Memory disappear

Hi
I have two 9800gt SLI in my motherboard Gigabyte M750SLI-DS4
I put 2 stick of OCZ 2GB (OCZ XTC Platinum OCZ2P10662G) each but Windows XP detect only 2GB (bios, everest, cpu-Z see the all 4gb)
I make a lot of test and I found the problem... each graphic card stole 512gb of RAM. (when I remove one of them, the RAM is back)
I Don't have any option in the BIOS for the control of quantity of RAM reserve for my graphic card.
How I can control this amount of memory. I want this memory back!!!!
Thanks
2 answers Last reply
More about memory disappear
  1. are you using a 32bit os or a 64bit os? an 32bit os will only see a total of 4 gigs of ram but will only allocate roughly 3.5gigs of ram if no other components are using the remaining addresses. as for you 9800gt sli i'm sure you meant 512mb of ram rather than 512gb of ram. try installing a 64bit os as it will see up to 128gb of ram. you wont have any options in your bios for controlling the quantity of ram reserved for the video card because the video memory is already on the card it self and it doesn't use hyper-memory.
  2. In a computer all bytes in the memory system need a unique name. This is called an address. For example, if you have 2 GB of main memory, then there are 2147483648 bytes of RAM in your machine, each of which require an address for the operating system to communicate to it. To give these all an address you need 31 bits to do it. Now, if/when you have 32 bits, you can name 4 GB (2 bytes to the 32nd power = 4GB).

    This is why the total addressable space available in a 32 bit OS is 4GB – the OS runs out of addresses and cannot communicate/locate any more bytes of memory because of that.

    You may think ”Hey, 4GB of address space… 4GB of RAM… What’s the problem” The problem is that memory isn’t the only thing needing an address. If you install a total of 4GB worth of RAM, the system will detect/use/display less than 4GB of total memory because of address space allocation for other critical functions, such as:

    - System BIOS (including motherboard, add-on cards, etc..)
    - Motherboards resources
    - Memory mapped I/O
    - Configuration for AGP/PCI-Ex/PCI
    - Other memory allocations for PCI devices

    Different onboard devices and different add-on cards (devices) will result of different total memory size. e.g. more PCI cards installed will require more memory resources, resulting of less memory free for other uses.

    This limitation applies to most chipsets & Windows XP/Vista 32-bit version operating systems. Again, this is a limitation of the Operating System not having enough address space to allocate to the system *and* the RAM. Not allocating address space to devices renders them inoperable. Not allocating addresses to RAM simply results in the unaddressed section not being used in an otherwise fully functional computer. Therefore the OS designers assign RAM last.

    We can have long debates about mathematical fundamentals and discussions about why the original Windows designers couldn't allocate the full theoretical max of 36 bits of address space so that users today would be able to use more resource. But at the end of the day, the designers and engineers 'Didn't Then'. So we 'Can't Now'.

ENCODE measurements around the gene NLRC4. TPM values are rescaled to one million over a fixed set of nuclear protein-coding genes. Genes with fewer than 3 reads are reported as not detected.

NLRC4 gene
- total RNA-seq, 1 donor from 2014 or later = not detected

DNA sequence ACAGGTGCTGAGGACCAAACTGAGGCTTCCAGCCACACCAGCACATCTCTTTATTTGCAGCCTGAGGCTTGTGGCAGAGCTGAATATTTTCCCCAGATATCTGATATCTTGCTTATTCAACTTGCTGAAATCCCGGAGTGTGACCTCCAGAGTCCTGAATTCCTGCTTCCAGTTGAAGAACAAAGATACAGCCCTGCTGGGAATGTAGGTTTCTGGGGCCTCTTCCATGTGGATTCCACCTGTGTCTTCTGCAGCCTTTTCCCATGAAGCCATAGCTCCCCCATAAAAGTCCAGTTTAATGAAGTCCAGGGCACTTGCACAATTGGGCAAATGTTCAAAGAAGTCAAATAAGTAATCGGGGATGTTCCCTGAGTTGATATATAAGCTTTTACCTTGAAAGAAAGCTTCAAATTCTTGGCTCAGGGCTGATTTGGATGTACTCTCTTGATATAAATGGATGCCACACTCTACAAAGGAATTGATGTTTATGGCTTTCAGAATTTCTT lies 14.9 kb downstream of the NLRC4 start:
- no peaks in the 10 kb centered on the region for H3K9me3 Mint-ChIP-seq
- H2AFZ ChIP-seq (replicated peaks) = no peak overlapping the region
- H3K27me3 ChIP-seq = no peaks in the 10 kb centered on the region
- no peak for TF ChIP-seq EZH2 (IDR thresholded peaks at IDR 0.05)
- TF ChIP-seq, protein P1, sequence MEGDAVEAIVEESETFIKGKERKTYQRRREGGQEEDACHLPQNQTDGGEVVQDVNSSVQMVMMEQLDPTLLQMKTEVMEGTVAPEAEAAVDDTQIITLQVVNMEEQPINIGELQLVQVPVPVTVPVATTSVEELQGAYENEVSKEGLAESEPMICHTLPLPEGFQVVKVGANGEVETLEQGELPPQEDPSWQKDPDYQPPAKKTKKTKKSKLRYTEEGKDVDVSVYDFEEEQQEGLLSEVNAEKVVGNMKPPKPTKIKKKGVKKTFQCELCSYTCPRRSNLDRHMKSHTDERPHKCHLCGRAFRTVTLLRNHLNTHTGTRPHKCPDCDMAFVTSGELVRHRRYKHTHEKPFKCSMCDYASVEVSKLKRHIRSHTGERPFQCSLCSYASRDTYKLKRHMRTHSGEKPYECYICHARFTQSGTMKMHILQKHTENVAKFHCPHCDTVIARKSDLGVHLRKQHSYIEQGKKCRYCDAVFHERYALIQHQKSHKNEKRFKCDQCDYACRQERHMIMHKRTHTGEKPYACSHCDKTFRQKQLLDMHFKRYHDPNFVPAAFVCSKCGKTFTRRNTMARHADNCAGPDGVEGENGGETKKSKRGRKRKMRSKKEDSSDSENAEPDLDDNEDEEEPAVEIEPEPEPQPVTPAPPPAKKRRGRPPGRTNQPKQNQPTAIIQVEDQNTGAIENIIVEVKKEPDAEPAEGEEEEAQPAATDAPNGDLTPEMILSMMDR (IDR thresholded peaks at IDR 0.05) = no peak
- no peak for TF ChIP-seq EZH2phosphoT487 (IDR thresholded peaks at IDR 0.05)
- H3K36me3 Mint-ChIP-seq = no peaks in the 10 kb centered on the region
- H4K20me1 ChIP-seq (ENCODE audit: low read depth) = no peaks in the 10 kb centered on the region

If you install a Windows operating system, and if more than 3GB memory is required for your system, then the below conditions must be met:

    1. A memory controller which supports memory swap functionality is used. The latest chipsets like Intel 975X, 955X, Nvidia NF4 SLI Intel Edition, Nvidia NF4 SLI X16, AMD K8 and newer architectures can support the memory swap function.

    2. Installation of Windows XP Pro X64 Ed. (64-bit), Windows Vista 64, or other OS which can provide more than 4GB worth of address space.


    Note: According to the latest Change Log published by Microsoft, Windows Vista 32bit SP1 will display the installed amount of RAM. This is a display change only.


    Regarding PAE –

    In order to get around the 4GB limit in a 32 bit OS, there is a functionality called “Physical Address Extensions”. Among other things, this allows an added table the OS can use to add the “same” address in more than one place. Think of this as adding a "street name" to your "address". 1234567890 on table A is not the same as 1234567890 on table B. The limitation is that this *must* be provided for in your programs and drivers in order to work. If your mailman only looks at the '1234567890' but never looks at the street name, then he can and will sometimes deliver a letter to the wrong place. The same thing is true of PAE - If/when then individual program haven’t been coded to look in multiple tables for the needed memory locations in addition to the numerical addresses, messages can and will often go to the wrong place. In Windows, this is a called a “memory access violation”, and results in a blue screen. Additionally, individual programs under PAE can still only use up to 4 GB. Kernels and drivers can be made aware of PAE, but they can still only use 4 GB ranges at a time.

    In short: PAE is not that great. In a server environment the number/version/type of programs and drivers can be tightly controlled, so this works and so this functionality is available on server versions of 32 bit Windows (NT, 2003, 2006, etc). In a consumer environment, this is not true at all.

    Bottom line for ‘regular’ users: If you want to use 4 GB of RAM or more, then you should buy 64-bit hardware and use a 64-bit OS.
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